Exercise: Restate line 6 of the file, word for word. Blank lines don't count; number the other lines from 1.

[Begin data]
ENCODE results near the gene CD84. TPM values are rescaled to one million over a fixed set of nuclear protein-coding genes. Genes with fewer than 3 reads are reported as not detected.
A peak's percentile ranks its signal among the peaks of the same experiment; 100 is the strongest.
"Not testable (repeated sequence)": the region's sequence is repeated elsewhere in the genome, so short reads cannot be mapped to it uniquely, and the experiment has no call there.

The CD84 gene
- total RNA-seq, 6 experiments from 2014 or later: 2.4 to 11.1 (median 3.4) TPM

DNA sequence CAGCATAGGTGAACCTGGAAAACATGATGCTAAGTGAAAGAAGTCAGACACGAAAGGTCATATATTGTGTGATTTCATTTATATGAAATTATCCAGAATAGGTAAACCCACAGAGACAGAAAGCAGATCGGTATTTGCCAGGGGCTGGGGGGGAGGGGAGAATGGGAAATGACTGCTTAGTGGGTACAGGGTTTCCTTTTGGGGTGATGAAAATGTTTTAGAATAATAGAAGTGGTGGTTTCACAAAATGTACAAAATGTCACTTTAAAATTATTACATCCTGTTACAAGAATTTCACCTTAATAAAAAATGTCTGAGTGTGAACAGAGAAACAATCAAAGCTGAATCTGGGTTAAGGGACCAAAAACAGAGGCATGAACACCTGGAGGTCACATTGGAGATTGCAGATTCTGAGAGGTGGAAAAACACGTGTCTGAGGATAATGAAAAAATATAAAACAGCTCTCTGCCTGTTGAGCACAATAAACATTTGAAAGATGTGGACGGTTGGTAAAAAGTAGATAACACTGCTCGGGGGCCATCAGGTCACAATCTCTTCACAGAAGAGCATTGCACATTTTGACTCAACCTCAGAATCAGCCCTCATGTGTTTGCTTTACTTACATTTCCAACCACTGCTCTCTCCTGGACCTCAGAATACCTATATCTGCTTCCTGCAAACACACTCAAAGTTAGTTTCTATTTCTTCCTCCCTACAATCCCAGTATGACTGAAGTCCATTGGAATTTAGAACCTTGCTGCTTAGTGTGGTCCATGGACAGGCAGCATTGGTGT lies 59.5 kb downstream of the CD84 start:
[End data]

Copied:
DNA sequence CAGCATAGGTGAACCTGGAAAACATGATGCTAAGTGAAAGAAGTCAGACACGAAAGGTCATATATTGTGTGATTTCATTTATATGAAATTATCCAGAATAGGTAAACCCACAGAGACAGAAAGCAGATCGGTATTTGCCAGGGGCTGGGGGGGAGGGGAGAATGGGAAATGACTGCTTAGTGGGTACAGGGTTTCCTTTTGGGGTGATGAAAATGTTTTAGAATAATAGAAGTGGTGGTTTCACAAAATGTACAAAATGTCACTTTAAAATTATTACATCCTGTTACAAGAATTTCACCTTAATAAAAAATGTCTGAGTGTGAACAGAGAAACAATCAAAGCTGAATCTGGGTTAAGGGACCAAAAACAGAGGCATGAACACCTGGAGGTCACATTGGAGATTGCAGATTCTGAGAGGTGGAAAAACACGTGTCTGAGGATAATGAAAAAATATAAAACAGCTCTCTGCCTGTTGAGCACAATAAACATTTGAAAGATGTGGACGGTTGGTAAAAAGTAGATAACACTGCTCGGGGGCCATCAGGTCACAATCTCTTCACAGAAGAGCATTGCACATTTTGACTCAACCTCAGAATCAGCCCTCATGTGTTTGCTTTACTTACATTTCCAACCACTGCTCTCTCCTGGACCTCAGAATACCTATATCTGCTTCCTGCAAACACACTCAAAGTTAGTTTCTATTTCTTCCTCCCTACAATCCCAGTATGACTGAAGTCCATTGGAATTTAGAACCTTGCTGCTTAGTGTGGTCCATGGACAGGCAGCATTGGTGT lies 59.5 kb downstream of the CD84 start: